It may be too late in the season to see a willet at the Bay of Fundy but I will try.
Today I’m beginning an intensive three days of watching shorebirds – and I mean watching. My plan is to follow them no matter what they do: feeding, walking, flying, flocking, calling. I won’t have an expert with me but I hope that by the end of three days I’ll be better at identifying them by their general look and behavior — and that’s bound to help.
One such bird that I’ve almost mastered is the willet. Many’s the time I’ve carefully stalked these plain, long-legged, long-billed birds as they feed at the shore. I try hard not to spook them while I figure out their field marks.
I’ve been known to watch them with their wings closed for as much as half an hour. Then I’m saved when a predator flies over. The willets open their wings to escape and Wow! No doubt about them! Look at that distinctive wing pattern!
I should learn from this that some birds can only be identified when they fly.
Theoretically I could learn to recognize willets by their voices but that requires more time than I have this week, and it’s unlikely I’ll ever hear their territorial song in September. It’s the sound that gave them their name: “Pill-will-willet.”
(photo by Steve Gosser)
When we watch peregrine falcons nesting on camera in urban settings or visit them at bridges we often forget that they nest in wild places.
Here’s a wild place where peregrines nest every year: Champlain Mountain at Acadia National Park.
Champlain is a 1,058-foot granite mountain that overlooks Frenchman’s Bay. The side shown here is the “easy” slope but I can tell you from climbing it that even this side is steep. It’s a staircase to heaven.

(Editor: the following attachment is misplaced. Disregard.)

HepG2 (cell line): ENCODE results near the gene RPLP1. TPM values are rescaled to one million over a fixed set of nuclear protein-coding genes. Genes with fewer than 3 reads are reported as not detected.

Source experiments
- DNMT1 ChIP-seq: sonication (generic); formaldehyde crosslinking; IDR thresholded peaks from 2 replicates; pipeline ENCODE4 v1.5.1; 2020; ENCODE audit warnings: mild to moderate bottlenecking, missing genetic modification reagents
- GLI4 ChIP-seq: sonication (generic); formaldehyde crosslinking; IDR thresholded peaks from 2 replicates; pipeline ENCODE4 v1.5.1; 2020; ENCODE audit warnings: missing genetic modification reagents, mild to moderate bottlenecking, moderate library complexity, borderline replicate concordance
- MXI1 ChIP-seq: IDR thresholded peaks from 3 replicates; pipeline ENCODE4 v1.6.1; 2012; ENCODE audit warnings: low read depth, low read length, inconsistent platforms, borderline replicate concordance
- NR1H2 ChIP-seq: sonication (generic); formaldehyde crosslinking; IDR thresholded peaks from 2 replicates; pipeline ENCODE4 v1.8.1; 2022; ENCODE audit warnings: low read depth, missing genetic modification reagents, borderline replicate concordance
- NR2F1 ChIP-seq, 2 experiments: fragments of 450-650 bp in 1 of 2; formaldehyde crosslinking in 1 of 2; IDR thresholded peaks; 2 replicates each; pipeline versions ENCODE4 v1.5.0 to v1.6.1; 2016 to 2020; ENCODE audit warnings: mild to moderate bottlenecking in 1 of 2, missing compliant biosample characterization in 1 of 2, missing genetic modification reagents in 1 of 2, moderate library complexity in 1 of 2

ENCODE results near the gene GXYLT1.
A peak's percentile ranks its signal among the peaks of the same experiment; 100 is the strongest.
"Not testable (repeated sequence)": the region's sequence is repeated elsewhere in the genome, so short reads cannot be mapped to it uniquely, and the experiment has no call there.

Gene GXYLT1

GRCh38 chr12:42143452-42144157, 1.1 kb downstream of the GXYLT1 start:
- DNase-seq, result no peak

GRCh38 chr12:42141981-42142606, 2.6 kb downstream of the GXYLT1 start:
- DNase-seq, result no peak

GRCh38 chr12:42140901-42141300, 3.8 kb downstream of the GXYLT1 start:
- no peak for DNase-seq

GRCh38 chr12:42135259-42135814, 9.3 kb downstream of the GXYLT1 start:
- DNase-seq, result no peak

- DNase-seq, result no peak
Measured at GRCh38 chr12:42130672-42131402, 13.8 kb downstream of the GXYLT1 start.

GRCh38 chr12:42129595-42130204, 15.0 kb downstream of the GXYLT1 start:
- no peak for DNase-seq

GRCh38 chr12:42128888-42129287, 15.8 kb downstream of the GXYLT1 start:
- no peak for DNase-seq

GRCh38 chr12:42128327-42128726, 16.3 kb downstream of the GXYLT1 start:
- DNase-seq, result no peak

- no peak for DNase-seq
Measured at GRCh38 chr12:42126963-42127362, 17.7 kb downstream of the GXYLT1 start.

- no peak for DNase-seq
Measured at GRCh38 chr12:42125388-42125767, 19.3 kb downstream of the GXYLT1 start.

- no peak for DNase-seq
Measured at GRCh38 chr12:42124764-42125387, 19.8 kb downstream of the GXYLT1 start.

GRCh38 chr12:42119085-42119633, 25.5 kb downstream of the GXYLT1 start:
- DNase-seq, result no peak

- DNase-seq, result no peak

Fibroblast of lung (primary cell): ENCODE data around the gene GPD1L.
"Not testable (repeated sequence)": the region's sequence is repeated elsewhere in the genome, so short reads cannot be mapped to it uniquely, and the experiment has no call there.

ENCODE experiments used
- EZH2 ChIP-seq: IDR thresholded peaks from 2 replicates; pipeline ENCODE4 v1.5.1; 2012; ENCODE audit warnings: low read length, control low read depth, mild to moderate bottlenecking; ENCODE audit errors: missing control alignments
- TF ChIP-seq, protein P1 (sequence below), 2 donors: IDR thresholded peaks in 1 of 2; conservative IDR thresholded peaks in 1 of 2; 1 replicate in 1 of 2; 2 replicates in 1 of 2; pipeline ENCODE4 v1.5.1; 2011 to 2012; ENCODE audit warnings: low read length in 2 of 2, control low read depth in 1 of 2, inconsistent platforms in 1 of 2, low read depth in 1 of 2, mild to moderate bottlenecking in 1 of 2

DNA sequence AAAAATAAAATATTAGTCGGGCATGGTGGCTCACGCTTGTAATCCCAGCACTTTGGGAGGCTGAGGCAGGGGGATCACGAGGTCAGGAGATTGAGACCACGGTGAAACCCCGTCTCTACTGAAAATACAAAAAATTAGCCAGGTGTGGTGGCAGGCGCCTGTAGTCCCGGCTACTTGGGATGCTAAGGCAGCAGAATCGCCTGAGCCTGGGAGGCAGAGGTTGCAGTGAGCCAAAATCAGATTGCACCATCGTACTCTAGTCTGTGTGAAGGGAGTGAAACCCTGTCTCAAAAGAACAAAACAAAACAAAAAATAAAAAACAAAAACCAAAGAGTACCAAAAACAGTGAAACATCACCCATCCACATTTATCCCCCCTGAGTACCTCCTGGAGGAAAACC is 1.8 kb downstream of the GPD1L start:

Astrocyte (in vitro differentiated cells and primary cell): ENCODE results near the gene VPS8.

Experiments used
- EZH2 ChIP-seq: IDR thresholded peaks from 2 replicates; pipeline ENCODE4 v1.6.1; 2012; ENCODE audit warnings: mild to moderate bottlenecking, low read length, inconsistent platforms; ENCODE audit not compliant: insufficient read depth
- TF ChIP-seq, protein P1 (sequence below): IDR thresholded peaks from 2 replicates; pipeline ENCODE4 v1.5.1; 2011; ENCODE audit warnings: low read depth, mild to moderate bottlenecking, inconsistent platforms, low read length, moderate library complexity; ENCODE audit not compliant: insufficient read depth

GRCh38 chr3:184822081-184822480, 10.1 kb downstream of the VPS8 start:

The other side, where the peregrines nest, is a sheer cliff with a trail too steep for anyone afraid of heights. (I am!) That trail is called The Precipice and it’s closed during nesting season.
Cliff nests, though in beautiful settings, are generally not as successful as those on tall buildings. In the past decade there have been as many as four peregrine nests at Acadia but all four failed one spring due to bad weather.
This year there were only two nests, one at the Precipice, the other at Beech Cliffs. Beech fledged four young in June but for weeks it looked like the Precipice nest would fail. The pair picked a likely nest site but abandoned it when they should have been incubating.
The Precipice peregrines remained on territory but continued to puzzle everyone until late June when observers heard a nestling begging. In July this pair fledged one young female. And now the trail is again open for climbing.
For photos of Acadia’s peregrines (including two pictures of Ranger Lora Haller, formerly of Pittsburgh), click here.
(photo of Champlain Mountain by Moses Martin)
One of the most memorable bird moments of my life happened on Bubble Pond.
It was 20 years ago at Acadia National Park. My husband and I had hiked up Cadillac Mountain and were returning on the carriage path when we paused to look at the pond through a gap in the trees. There, only a few yards away from us, was a female common merganser. Alone.
I was very excited to see her, but in those days I could not identify ducks without my field guide and it was in the car. I told my husband, “This could take a while” and rushed back to the car to get it. He understood and waited near the parking lot, reading a book.
Back at the pond the merganser was still there, dipping her face in the water to watch for fish. Sometimes she raised her head and looked at me unafraid. I figured out her name but I didn’t want to leave.
It was very quiet, only the sound of small waves lapping at the shore. The sun sparkled on the water. The merganser swam near me. Peace.
(photo by Kippy Spilker from Shutterstock)
Last evening before Tropical Storm Earl reached Maine, I checked on what the birds were doing:
- Surf was high at the outer islands by late afternoon so rafts of common eiders came into the sheltered coves of Mt Desert. I’ve never seen so many so close.
- Another ocean bird came in too. By dusk, northern gannets were hunting fish within sight of shore.